Texas is a landfill of political insanity that's fast declining into a privatized wasteland for all but its wealthiest residents. In her morbid yet hilarious new polemic As Texas Goes . . . How the Lone Star State Hijacked the American Agenda (Liveright), New York Times columnist and seismic wordsmith Gail Collins offers a slightly more subtle criticism of the Lone Star State's greed and hypocrisy. Still, the emerging picture — summed up by that of an arrogant governor Rick Perry, sporting boots nicknamed "'Freedom"' and "'Liberty," giving the ranch away to corporations while boasting his Texas pride— is as brutal as it is depressing. I asked Collins about the unfortunate influence this haven for kleptocrats has on the upper 49, and whether it's okay to laugh at how Texas has already had an impact on the country everywhere from schools to the economy.
HOW MUCH OF THIS IS ABOUT PERCEPTION, AND HOW DIFFERENT IS YOUR PERCEPTION OF TEXAS AS AN OUTSIDER THAN THAT OF EVEN A PROGRESSIVE FROM A MAJOR CITY THERE? If you live in an empty place— where your neighbor is a++ mile away— your sense about your need to be self-sufficient and to protect yourself is going to be substantially different than if you live in a city. My argument doesn't work under the assumption that [empty places] are evil and [crowded places] are virtuous. . . . It's important to remember that this is totally an outsider's book. I would never argue that I know Texas better than anyone who's lived there for their entire life. With that said, I find it funny — or at least weird — to hear people from Texas talk about how paranoid they are about the federal government infringing on them. They've been running the country for 30 years. They've led us into everything from the savings and loans scandal to the Tea Party.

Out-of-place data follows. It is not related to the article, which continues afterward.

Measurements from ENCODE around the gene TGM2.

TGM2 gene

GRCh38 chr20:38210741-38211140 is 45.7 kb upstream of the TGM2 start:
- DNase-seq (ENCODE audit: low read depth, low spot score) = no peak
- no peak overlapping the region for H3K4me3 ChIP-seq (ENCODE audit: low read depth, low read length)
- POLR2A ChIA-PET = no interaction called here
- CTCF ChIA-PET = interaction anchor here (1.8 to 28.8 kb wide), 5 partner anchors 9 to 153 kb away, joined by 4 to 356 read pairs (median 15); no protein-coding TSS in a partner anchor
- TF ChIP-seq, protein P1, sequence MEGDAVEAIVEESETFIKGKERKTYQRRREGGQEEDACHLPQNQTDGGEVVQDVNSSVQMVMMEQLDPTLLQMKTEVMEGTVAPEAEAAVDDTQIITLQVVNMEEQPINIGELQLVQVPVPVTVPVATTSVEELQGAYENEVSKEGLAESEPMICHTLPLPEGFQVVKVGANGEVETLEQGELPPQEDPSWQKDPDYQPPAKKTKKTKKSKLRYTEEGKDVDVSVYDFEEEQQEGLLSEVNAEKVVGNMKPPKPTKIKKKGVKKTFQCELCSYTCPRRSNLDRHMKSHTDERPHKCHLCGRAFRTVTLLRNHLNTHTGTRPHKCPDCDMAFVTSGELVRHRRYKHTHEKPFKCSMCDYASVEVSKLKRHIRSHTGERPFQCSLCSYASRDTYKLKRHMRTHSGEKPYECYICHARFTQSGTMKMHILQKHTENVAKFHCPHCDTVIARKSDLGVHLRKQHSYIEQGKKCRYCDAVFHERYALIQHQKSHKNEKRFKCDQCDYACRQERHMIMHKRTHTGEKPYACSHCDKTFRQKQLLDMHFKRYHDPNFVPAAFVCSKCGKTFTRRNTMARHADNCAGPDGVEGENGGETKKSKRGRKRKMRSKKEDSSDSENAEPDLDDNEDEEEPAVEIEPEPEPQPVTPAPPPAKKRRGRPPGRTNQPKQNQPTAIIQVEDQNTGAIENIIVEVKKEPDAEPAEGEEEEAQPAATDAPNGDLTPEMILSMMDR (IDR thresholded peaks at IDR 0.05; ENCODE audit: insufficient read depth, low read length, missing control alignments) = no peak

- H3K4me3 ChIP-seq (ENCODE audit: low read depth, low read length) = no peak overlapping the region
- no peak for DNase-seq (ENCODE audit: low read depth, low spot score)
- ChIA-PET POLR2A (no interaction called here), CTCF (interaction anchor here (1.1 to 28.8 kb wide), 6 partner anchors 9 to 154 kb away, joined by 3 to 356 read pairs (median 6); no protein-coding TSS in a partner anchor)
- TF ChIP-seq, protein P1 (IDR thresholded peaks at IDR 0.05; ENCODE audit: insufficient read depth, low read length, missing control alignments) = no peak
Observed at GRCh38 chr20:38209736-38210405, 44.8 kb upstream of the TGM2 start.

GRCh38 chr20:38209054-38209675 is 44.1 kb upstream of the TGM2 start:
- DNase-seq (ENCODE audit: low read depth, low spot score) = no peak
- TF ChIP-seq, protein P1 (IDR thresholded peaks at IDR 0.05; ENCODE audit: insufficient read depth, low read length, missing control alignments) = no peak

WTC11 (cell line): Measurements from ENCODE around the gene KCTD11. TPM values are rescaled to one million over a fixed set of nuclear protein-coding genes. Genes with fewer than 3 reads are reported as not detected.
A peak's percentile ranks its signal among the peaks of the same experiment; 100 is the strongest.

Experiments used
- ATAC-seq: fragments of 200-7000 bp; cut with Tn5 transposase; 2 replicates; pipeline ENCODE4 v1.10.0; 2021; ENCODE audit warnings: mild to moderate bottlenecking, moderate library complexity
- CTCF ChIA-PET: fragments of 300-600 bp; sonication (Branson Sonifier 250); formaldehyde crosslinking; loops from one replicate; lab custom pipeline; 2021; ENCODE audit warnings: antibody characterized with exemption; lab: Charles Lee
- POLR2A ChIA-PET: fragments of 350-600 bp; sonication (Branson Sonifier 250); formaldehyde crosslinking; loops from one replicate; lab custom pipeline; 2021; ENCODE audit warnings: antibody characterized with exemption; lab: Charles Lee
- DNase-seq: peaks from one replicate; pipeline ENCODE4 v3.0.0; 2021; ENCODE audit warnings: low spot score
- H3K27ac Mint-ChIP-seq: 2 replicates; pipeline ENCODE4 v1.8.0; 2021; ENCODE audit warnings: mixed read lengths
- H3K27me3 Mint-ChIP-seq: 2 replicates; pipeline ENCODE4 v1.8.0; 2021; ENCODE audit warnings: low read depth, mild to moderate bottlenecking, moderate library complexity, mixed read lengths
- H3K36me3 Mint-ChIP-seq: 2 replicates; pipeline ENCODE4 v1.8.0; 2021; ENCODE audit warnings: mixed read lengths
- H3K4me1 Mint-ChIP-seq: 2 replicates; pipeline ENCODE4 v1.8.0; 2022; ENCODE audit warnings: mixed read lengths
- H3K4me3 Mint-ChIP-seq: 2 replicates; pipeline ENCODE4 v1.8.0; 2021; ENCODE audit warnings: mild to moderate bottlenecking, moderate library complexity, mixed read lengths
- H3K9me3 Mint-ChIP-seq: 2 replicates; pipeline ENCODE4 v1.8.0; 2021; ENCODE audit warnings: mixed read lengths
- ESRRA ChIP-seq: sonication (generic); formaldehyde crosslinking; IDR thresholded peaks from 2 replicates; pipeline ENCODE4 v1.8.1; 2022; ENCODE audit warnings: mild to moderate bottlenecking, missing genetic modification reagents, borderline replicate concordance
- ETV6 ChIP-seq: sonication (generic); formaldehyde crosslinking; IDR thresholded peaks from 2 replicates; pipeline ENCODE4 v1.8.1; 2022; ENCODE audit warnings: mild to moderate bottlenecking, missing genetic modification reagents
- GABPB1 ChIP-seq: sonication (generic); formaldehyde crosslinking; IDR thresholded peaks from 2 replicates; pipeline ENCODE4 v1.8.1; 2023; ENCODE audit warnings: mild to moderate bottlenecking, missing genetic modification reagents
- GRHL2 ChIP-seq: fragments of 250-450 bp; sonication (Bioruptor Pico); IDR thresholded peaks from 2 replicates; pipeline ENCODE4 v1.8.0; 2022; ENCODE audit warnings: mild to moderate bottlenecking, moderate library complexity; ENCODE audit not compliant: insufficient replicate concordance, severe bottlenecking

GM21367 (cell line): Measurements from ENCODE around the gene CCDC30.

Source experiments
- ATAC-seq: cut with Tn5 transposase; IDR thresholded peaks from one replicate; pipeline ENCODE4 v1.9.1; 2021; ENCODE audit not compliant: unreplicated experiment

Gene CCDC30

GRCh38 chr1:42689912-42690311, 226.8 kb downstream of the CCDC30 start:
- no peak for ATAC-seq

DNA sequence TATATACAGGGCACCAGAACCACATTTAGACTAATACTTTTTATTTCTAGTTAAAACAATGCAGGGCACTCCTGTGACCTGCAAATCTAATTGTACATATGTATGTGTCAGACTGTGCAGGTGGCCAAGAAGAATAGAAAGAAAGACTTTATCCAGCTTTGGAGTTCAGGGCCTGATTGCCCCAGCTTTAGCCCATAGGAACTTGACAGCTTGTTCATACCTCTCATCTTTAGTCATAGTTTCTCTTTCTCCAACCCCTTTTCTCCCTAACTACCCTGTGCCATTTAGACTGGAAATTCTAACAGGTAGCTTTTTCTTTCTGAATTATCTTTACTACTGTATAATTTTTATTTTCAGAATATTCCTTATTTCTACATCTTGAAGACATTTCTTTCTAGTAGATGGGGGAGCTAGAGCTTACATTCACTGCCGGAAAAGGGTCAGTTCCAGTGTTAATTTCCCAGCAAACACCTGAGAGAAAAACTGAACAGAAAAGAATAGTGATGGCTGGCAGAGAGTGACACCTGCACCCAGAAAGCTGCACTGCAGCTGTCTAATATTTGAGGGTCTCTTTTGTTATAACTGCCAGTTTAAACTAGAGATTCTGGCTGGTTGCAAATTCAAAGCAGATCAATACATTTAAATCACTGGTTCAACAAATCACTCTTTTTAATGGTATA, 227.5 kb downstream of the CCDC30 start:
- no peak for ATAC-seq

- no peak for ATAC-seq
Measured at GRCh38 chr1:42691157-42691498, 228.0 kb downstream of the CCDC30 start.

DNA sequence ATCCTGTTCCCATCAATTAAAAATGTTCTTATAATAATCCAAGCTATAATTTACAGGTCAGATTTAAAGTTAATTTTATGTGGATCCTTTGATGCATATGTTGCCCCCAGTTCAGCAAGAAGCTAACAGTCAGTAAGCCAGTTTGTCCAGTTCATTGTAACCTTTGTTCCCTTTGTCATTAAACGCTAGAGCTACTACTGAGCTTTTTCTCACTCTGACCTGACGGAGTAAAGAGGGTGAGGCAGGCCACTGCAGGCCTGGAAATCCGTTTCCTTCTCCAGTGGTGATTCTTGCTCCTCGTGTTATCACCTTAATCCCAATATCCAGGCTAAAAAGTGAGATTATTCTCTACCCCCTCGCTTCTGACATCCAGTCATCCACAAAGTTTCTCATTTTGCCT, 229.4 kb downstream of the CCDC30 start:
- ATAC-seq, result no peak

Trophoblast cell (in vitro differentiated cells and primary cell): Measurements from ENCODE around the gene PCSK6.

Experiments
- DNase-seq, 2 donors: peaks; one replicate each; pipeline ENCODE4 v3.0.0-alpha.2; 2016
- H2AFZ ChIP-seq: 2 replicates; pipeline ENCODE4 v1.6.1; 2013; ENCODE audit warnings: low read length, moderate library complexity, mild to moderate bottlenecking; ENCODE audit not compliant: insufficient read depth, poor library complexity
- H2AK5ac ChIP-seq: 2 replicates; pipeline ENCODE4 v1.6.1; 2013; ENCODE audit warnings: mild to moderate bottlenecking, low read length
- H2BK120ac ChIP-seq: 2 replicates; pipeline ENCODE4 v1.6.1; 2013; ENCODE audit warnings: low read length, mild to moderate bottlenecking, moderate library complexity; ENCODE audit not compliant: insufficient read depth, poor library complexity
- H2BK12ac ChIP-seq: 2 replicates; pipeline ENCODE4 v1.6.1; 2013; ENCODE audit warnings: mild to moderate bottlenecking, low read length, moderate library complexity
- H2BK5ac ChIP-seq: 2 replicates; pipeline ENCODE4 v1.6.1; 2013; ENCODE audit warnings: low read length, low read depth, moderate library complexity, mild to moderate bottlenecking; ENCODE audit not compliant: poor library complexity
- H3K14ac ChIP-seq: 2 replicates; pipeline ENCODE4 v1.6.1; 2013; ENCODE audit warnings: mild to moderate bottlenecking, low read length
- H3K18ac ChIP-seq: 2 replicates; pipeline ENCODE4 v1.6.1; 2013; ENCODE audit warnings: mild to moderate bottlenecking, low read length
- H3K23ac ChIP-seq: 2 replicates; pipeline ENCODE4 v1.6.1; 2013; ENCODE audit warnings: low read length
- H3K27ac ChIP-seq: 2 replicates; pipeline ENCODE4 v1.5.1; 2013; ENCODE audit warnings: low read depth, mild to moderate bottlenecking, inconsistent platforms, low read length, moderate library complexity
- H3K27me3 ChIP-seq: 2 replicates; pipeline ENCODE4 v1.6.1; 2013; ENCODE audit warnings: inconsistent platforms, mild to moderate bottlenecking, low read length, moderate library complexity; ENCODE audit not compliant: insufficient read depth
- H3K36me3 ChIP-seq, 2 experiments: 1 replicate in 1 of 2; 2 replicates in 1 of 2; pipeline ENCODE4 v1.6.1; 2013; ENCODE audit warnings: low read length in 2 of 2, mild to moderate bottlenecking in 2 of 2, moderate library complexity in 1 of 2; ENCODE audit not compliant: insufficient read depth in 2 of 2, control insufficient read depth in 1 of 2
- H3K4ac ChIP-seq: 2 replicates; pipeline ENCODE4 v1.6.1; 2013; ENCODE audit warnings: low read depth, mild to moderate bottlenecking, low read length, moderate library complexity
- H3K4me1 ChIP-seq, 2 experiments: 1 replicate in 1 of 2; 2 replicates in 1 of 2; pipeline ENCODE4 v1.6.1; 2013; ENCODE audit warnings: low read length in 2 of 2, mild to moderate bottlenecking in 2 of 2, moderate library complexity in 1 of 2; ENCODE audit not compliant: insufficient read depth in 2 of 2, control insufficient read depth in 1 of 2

IS TEXAS THE BEST EXAMPLE OF HOW EXHAUSTED THE 99 PERCENT GETS WHEN THE 1 PERCENT GETS EVERY SINGLE THING IT WANTS EVERY SINGLE TIME? It's a model for how you can grow a country in which there's very little chance for upward mobility, and with people working for little money with little safety net with little movement toward the top. That's the way it may be there, but the idea that it should be a model for the whole country seems crazy to me.
RICK PERRY IS SORT OF A STAR THROUGHOUT THIS BOOK. HOW MUCH WERE YOU EITHER LAUGHING OR HORRIFIED WHEN HE WAS BEING CONSIDERED A LEAD CANDIDATE? I started the book before he became a presidential candidate, so it was fascinating to me that the country thought a guy who wouldn't even debate his opponent in a contest in his own state was going to be able to survive debates with guys like Gingrich and Santorum. Every time he's ever run for anything his entire message was just, "Texas is great!" When he ran against Kay Bailey Hutchison, she would be talking about programs, and he would just say, "Don't mess with Texas!"
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